Is the airborne fraction of anthropogenic CO 2 emissions increasing?

Wolfgang Knorr Received 18 August 2009; revised 21 September 2009; accepted 23 September 2009; published 7 November 2009. [ 1 ] Several recent studies have highlighted the possibility that the oceans and terrestrial ecosystems have started loosing part of their ability to sequester a large proportion of the anthropogenic CO2 emissions. This is an important claim, because so far only about 40% of those emissions have stayed in the atmosphere, which has prevented additional climate change. This study re-examines the available atmospheric CO2 and emissions data including their uncertainties. It is shown that with those uncertainties, the trend in the …

Global CO2 emissions from cement production

Robbie M. Andrew CICERO Center for International Climate Research, Oslo 0349, Norway Correspondence:Robbie M. Andrew (robbie.andrew@cicero.oslo.no) Published: 26 January 2018 Abstract.The global production of cement has grown very rapidly in recent years, and after fossil fuels andland-use change, it is the third-largest source of anthropogenic emissions of carbon dioxide. The required data for estimating emissions from global cement production are poor, and it has been recognised that some global estimates are significantly inflated. Here we assemble a large variety of available datasets and prioritise official data and emission factors, including estimates submitted to the UNFCCC plus new estimates for China …

NO EXPERIMENTAL EVIDENCE FOR THE SIGNIFICANT ANTHROPOGENIC CLIMATE CHANGE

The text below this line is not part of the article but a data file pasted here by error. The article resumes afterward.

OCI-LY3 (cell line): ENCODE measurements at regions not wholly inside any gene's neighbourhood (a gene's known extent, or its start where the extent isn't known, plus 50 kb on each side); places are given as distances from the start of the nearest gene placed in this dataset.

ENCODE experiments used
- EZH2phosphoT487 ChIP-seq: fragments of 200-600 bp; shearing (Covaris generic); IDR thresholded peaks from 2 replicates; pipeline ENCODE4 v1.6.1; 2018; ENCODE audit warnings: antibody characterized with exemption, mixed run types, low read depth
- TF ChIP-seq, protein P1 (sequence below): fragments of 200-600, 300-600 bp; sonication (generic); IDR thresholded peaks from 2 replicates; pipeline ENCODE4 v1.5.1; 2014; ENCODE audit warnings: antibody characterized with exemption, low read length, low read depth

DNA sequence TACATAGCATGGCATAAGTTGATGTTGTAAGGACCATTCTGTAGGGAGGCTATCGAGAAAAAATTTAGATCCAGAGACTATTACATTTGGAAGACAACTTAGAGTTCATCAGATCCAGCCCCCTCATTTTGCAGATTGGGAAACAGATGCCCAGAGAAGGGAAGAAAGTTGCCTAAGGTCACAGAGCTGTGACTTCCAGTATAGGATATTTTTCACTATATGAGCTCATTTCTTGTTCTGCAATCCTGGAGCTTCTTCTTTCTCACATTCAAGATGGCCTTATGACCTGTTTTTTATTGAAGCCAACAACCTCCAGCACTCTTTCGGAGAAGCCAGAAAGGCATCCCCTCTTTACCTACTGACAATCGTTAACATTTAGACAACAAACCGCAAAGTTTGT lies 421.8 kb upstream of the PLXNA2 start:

A new study by researchers at Turku University in Finland found that the human contribution to a rise of 0.1°C in global temperatures over the last century is just 0.01°C. The paper, titled ‘No experimental evidence for the significant anthropogenic climate change’ was published by Jyrki Kauppinen and Pekka Malmi. The study found that, “During the last hundred years the temperature is increased about 0.1°C because of carbon dioxide. The human contribution was about 0.01°C.” Kauppinen and Malmi conclude that global temperatures are controlled primarily by cloud cover and that “only a small part” of the increased carbon dioxide concentration …

Human CO2 Emissions Have Little Effect on Atmospheric CO2

edberry.com Abstract The United Nations Intergovernmental Panel on Climate Change (IPCC) agrees human CO2 is only 5 percent and natural CO2 is 95 percent of the CO2 inflow into the atmosphere. The ratio of human to natural CO2 in the atmosphere must equal the ratio of the inflows. Yet IPCC claims human CO2 has caused all the rise in atmospheric CO2 above 280 ppm, which is now 130 ppm or 32 percent of today’s atmospheric CO2. To cause the human 5 percent to become 32 percent in the atmosphere, the IPCC model treats human and natural CO2 differently, which is …

RESPONSIVENESS OF ATMOSPHERIC CO2 TO FOSSIL FUEL EMISSIONS: UPDATED

JAMAL MUNSHI Date: July 2017, Revised 7/7/2017 ABSTRACT: The IPCC carbon budget concludes that changes in atmospheric CO2 are driven by fossil fuel emissions on a year by year basis. A testable implication of the validity of this carbon budget is that changes in atmospheric CO2 should be correlated with fossil fuel emissions at an annual time scale net of long term trends. A test of this relationship with insitu CO2 data from Mauna Loa 1958­2016 and flask CO2 data from twenty three stations around the world 1967­2015 is presented. The test fails to show that annual changes in atmospheric …